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Remembering Joshua: A family’s gift for breakthrough research

Joshua Judson Stern

Joshua Judson Stern

Carl Stern (LSA ‘56) has been passionate about the University of Michigan since he arrived by train from New York to begin his freshman year. Two of his sons graduated from U-M in the ‘90s, and Carl, a steadfast fan of Michigan football, continues to travel from California to attend games each season.

Carl’s youngest son, Joshua Judson Stern, graduated from U-M in 1997 with a degree in economics and held a variety of jobs before enlisting in the Army at the relatively late age of 30. He went on to serve two tours of duty in Iraq. After his service, Josh traveled extensively throughout southeast Asia, bringing his keen sense of adventure and passion for new experiences everywhere he went. He established loyal friendships all over the world with his good humor, kindness, and gift for empathy.

When Josh took his own life in October 2010 at age 35, it took those close to him by complete surprise. Since then, Carl and his wife Jackie have been searching for answers. They've learned enough about Josh’s last few years to determine that he suffered from deep depression. “Nobody knew it,” says Carl Stern, who even retraced some of Joshua’s recent travels in 2011. While he didn’t learn a great deal more about the course of his son’s illness, Carl did meet many in the network of devoted friends who loved Joshua for his generous spirit and adventurous nature.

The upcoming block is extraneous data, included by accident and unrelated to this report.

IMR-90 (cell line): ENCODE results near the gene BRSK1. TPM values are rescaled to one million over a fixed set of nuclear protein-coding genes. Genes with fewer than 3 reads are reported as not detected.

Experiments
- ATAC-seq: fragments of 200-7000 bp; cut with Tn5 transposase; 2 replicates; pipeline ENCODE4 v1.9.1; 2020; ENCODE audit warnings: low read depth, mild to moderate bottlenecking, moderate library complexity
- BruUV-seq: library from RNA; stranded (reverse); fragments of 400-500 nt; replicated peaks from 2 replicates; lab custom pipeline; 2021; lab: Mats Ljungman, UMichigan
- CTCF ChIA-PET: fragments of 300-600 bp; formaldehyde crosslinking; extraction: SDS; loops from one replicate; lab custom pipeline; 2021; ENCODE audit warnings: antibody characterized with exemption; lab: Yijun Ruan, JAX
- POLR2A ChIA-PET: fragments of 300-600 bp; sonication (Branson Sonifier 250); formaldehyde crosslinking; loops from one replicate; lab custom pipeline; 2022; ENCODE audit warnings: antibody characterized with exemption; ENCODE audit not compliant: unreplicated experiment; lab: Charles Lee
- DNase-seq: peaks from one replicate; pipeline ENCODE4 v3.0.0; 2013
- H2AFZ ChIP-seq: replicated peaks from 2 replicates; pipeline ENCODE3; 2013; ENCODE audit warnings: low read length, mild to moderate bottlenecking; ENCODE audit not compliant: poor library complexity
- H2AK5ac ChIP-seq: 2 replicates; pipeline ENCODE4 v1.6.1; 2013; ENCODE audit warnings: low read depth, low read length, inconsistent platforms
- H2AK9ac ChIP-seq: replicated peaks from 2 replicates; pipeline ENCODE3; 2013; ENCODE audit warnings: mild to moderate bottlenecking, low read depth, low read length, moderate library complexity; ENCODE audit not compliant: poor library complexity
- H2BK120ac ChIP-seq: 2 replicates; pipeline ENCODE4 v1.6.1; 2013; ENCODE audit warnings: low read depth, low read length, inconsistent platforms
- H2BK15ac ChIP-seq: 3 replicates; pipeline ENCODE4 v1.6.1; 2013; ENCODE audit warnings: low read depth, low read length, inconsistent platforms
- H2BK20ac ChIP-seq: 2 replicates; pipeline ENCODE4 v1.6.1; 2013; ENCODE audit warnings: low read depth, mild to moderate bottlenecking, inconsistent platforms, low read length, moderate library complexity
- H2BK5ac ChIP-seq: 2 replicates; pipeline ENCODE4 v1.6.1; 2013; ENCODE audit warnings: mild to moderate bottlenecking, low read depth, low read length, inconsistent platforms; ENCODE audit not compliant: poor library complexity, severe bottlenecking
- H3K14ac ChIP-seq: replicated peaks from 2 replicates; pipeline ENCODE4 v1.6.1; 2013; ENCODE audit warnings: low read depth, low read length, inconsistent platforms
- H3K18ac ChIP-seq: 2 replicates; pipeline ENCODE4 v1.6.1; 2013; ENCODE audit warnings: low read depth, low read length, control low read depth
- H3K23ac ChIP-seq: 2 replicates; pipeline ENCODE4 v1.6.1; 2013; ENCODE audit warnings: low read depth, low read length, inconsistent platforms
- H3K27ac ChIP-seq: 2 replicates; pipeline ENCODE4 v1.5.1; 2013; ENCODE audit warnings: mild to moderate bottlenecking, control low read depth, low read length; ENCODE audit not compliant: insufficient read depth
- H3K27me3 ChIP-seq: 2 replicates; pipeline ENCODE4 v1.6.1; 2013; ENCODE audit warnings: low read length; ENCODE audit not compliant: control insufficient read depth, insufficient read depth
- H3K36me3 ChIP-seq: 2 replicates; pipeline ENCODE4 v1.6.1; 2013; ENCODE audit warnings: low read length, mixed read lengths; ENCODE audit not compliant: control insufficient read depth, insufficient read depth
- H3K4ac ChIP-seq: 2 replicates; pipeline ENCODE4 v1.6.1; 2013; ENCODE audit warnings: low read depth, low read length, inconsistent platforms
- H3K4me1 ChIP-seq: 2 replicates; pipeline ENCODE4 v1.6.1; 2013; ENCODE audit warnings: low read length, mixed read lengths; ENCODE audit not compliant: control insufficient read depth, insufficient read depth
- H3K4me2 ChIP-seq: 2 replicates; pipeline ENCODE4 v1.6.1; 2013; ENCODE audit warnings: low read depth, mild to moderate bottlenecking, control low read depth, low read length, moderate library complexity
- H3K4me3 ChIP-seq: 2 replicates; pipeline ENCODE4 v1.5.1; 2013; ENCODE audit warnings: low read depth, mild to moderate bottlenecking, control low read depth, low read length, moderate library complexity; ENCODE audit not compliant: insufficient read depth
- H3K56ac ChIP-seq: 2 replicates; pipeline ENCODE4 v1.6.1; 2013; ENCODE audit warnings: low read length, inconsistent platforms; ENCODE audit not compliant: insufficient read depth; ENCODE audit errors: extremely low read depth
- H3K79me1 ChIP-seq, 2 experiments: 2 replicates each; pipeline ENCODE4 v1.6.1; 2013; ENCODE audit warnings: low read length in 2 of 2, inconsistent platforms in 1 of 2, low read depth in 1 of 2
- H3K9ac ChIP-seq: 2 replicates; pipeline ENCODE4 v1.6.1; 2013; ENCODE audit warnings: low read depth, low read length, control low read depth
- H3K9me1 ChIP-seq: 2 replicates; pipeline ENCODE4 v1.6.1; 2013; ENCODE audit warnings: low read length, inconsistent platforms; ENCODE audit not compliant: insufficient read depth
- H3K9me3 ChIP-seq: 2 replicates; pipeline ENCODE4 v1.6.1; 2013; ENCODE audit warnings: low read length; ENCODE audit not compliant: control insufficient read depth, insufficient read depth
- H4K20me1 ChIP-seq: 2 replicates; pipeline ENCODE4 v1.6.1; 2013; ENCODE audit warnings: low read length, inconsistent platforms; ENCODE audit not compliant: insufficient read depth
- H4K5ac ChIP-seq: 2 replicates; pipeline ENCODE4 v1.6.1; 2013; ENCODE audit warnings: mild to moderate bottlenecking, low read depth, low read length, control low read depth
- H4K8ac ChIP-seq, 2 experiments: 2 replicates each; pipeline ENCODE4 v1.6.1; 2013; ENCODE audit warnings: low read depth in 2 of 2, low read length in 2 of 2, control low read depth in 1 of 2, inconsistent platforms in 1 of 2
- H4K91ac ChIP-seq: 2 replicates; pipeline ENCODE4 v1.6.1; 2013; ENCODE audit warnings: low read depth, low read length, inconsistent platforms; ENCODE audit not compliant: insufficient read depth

Carl Stern (R) during a visit to one of U-M’s stem cell research labs, with Melvin McInnis, M.D., principal investigator of the Prechter Program, and Sue O’ Shea, Ph.D., who helps lead the research

Carl Stern (R) during a visit to one of U-M’s stem cell research labs, with Melvin McInnis, M.D., principal investigator of the Prechter Program, and Sue O’ Shea, Ph.D., who helps lead the research

To pay tribute to their son’s memory, the Sterns established the Joshua Judson Stern Memorial Fund at the Depression Center. When asked what inspired them to give, Carl identified two key reasons. First, in the stem cell research they support, they find particular meaning in its potential to better understand the development and progression of a depressive illness, allowing for earlier detection and treatment. And second, the Depression Center’s mission to disseminate public education and outreach about depression and related illnesses is deeply and personally significant to them. “Jackie and I want to do anything we can to bring about greater awareness about depression, particularly so that other parents won’t have to experience what we have,” Carl says.

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